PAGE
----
One of the cooler things about Twitter is the potential for useful interactivity between people who follow each other. For example, one of my followers is vacationing in Maryland and asked his followers for baseball-related ideas in that area. That prompted me to send him a link to a Baltimore baseball travel story I wrote last year (published in The Times), which I am now sharing with all of my Bread Line readers, just in case any of you are planning a trip to that area.

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Ever since Oriole Park at Camden Yards opened in 1992, baseball fans have heard the retro ballpark is one of the best stadiums in which to see a game.

I wouldn’t go as far to say that, but the Baltimore Orioles ballpark is attractive and worth visiting, especially if you add a couple of nearby baseball museums to your trip’s itinerary. The small but interesting Babe Ruth Birthplace and Museum is only two blocks from Camden Yards, and the Sports Legends Museum is even closer.


Camden Yards is a nice place to watch a ballgame, but I wasn’t bowled over by its beauty.

I suppose I was expecting baseball heaven after hearing for 15 years that it is the next best thing to classic old ballparks like Wrigley Field and Fenway Park. And Camden Yards has nothing on Wrigley Field, a true baseball mecca with unique characteristics like outfield ivy and a hand-operated scoreboard.

It also doesn’t help that since Camden Yards opened to much fanfare, more than a dozen other “retro” ballparks have been built and therefore blunted the awe factor of the Baltimore ballfield. I’ve visited some of the other retro stadiums, so after I finally made it to Camden Yards last season, it didn’t seem too special. I probably would have felt differently had I visited the park in 1992.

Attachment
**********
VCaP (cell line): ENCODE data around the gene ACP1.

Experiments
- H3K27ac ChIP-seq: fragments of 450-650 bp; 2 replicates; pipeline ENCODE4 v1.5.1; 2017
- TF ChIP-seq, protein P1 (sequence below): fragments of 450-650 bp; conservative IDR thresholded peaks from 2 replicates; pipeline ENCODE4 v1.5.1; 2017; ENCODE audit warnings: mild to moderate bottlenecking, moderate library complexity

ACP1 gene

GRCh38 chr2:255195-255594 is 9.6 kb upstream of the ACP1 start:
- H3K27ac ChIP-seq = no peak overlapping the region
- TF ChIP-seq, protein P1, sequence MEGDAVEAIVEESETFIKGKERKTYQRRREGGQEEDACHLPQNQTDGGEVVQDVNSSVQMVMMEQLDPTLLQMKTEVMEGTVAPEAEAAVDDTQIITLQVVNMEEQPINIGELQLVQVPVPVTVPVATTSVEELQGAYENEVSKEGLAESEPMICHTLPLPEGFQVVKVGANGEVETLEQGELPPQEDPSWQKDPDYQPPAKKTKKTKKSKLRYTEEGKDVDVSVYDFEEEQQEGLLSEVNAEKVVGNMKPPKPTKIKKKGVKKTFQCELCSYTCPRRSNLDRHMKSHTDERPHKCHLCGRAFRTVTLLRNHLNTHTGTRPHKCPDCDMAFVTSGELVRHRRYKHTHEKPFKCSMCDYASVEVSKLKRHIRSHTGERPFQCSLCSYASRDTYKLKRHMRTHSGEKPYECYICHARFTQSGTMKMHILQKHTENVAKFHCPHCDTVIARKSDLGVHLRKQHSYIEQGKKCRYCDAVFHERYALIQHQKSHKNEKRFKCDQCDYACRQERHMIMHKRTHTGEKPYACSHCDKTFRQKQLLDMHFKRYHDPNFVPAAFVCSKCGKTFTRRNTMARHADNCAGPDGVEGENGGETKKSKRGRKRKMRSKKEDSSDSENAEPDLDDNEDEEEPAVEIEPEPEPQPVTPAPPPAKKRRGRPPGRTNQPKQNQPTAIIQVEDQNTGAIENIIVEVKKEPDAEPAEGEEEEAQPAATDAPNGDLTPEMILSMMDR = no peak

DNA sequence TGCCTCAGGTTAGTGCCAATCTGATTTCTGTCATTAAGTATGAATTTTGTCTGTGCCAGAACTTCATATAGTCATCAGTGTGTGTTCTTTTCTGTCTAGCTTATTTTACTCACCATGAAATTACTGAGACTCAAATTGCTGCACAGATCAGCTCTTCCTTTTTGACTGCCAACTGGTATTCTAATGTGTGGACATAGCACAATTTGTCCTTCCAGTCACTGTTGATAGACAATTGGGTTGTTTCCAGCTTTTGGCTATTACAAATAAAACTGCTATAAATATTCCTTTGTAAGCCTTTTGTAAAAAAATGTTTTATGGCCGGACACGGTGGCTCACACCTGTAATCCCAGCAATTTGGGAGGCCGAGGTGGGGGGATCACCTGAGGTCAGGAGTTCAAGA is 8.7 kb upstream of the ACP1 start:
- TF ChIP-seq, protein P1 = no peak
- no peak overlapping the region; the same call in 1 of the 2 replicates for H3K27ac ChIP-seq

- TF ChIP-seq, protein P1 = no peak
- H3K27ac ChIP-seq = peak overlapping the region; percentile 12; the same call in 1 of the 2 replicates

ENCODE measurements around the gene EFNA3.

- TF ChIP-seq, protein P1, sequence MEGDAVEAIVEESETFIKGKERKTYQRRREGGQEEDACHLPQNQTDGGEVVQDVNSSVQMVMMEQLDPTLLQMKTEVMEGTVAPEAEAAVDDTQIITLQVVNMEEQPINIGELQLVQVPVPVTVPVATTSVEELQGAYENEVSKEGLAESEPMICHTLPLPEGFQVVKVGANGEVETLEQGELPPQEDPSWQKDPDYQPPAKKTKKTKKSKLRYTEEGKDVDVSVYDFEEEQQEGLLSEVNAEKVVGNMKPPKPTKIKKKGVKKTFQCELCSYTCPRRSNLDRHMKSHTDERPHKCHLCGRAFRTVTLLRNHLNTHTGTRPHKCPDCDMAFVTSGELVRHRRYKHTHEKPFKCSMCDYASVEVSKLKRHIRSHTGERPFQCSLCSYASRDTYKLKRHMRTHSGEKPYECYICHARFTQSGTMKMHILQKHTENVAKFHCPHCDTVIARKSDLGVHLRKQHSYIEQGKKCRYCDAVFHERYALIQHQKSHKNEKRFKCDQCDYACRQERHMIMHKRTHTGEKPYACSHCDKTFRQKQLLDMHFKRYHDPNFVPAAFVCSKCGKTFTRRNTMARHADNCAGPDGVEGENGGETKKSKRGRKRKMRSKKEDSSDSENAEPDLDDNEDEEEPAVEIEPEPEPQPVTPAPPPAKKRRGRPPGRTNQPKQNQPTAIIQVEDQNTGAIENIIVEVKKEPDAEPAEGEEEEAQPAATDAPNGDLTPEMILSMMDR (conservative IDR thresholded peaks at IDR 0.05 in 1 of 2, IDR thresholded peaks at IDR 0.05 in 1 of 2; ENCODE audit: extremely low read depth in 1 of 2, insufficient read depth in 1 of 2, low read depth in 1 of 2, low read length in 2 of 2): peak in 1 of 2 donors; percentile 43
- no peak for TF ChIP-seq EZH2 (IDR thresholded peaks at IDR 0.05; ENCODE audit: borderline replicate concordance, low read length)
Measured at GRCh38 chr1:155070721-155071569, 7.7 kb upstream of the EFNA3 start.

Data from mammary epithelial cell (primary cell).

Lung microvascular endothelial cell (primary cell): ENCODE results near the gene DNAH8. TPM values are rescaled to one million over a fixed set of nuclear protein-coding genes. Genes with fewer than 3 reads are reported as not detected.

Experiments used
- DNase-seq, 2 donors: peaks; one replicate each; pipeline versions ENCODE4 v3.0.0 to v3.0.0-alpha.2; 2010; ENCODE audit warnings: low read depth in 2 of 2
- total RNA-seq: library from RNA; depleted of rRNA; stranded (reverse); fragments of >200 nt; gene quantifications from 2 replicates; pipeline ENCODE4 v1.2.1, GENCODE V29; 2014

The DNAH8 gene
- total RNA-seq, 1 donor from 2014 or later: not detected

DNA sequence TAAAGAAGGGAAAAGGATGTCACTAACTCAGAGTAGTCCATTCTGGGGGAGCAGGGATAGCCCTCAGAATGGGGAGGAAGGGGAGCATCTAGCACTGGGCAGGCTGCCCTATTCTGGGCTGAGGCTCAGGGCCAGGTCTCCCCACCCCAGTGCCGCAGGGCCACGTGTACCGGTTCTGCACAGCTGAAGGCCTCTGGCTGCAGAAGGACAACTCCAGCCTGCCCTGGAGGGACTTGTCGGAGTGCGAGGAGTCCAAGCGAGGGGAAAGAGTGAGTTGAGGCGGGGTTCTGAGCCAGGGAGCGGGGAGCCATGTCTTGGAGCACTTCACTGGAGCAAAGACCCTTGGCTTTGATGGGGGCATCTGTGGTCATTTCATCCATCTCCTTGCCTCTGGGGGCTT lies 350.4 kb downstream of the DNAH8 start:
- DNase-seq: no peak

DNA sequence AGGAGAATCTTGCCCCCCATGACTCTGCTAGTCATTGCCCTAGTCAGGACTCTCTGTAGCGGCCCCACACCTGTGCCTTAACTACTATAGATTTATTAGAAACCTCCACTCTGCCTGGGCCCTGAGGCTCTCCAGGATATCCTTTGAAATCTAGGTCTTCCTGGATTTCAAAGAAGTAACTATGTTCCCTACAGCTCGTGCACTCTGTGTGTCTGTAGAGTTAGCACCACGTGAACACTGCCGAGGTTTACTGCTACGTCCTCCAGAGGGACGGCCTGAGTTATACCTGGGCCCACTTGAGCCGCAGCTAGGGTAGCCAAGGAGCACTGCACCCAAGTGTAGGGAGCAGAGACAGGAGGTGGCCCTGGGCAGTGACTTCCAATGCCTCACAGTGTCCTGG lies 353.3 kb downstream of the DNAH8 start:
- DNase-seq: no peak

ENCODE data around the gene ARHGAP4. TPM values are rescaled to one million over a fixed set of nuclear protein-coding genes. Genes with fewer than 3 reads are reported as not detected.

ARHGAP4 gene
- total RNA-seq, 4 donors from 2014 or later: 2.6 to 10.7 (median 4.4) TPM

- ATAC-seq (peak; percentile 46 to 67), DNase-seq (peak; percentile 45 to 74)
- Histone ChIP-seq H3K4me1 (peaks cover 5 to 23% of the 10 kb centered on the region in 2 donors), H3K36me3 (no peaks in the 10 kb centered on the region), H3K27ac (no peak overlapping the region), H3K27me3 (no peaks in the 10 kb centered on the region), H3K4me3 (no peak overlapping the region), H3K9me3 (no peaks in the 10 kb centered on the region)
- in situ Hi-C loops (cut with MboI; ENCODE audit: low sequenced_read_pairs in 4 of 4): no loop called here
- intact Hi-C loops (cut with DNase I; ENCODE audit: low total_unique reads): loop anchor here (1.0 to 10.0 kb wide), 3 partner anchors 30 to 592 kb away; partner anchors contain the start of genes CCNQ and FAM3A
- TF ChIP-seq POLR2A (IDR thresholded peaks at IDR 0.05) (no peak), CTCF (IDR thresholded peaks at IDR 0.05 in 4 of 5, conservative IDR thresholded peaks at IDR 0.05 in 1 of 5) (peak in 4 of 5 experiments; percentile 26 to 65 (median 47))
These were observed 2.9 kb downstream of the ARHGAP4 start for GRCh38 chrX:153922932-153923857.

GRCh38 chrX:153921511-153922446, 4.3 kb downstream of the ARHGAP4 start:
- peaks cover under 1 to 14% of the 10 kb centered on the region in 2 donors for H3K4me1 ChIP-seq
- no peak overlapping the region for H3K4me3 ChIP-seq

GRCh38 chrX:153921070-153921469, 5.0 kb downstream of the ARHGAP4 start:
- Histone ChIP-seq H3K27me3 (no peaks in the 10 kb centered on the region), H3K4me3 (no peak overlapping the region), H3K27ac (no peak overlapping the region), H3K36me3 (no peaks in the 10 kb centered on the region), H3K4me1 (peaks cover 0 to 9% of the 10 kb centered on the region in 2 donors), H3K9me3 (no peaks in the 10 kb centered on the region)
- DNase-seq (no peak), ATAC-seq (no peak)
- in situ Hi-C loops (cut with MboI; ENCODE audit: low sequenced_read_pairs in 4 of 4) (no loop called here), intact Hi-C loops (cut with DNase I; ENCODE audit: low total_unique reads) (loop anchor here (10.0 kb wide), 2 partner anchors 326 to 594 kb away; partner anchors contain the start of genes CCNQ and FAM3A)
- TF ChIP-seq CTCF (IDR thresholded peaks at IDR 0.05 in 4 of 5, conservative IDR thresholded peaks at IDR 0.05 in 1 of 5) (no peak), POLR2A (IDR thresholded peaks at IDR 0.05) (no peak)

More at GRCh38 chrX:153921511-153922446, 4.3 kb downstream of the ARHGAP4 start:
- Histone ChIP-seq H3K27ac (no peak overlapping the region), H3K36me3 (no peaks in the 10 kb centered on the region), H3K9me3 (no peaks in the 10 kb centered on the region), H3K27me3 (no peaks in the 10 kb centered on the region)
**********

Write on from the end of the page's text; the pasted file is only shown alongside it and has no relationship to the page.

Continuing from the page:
That being said, I found the area just outside the ballpark charming. Some of the newer stadiums have these nearby “ballpark villages” — one is in the works across the street from the new Busch Stadium in St. Louis — so as to manufacture a fan-friendly area akin to Wrigleyville. In Baltimore, this concept really works. Located just beyond the outfield wall, there are markers scattered throughout the walkway indicating where long home runs landed. They can be fun to look for, as long as you don’t get trampled when you stop to read them.

The ballpark village includes small gift shops and places to eat, most notably Orioles legend Boog Powell’s barbecue stand. The cost of food there is a bit more than the going rate for eats inside the ballpark, but where else can you get served by a former first baseman and fan favorite (and get an autograph if you’re lucky)?

The ballpark village entrance includes a statue of a young Babe Ruth and large silver numbers representing those worn by Orioles greats such as Cal Ripken Jr., Brooks Robinson, Jim Palmer, Eddie Murray and Frank Robinson.

Seven years after Ripken retired, the numbers representing his record amount of consecutive games played still hang from the warehouse facade next to the ballpark village and are clearly visible from inside Camden Yards.


The reason New York Yankees great Babe Ruth gets a statue outside Camden Yards is because the former all-time home run king was born and raised in Baltimore. In fact, he was born just a few blocks away from the Orioles’ ballpark.

The Babe Ruth Birthplace and Museum is worth walking the short distance to visit. The place is small but makes the most of its space. There is furniture from Ruth’s family (including the bed where the future slugger was born in 1895) and numerous collectibles and memorabilia associated with the Sultan of Swat, such as a catcher’s mitt he used while living at St. Mary’s Industrial School for Boys, an orphanage and reformatory.

What I found most interesting in the museum is the small alcove dedicated to the 23 (now 25) players who hit more than 500 home runs during their careers. Jerseys, bats and baseballs autographed by many of these men are on display.


Closer to Camden Yards is the Sports Legends Museum, which almost literally is just a stone’s throw away from the stadium. This museum does not exclusively cover baseball. In addition to an Orioles wing, there is memorabilia from football’s old Baltimore Colts team (with a special section devoted to Hall of Fame quarterback Johnny Unitas) and current Baltimore Ravens team, the city’s indoor soccer team and Maryland collegiate stars. Also included are looks at the city’s association with the Negro Leagues and minor-league baseball.

Not being a Marylander, this museum didn’t appeal much to me, but there is a reduced admission price available for those who also visit the Babe Ruth Birthplace and Museum.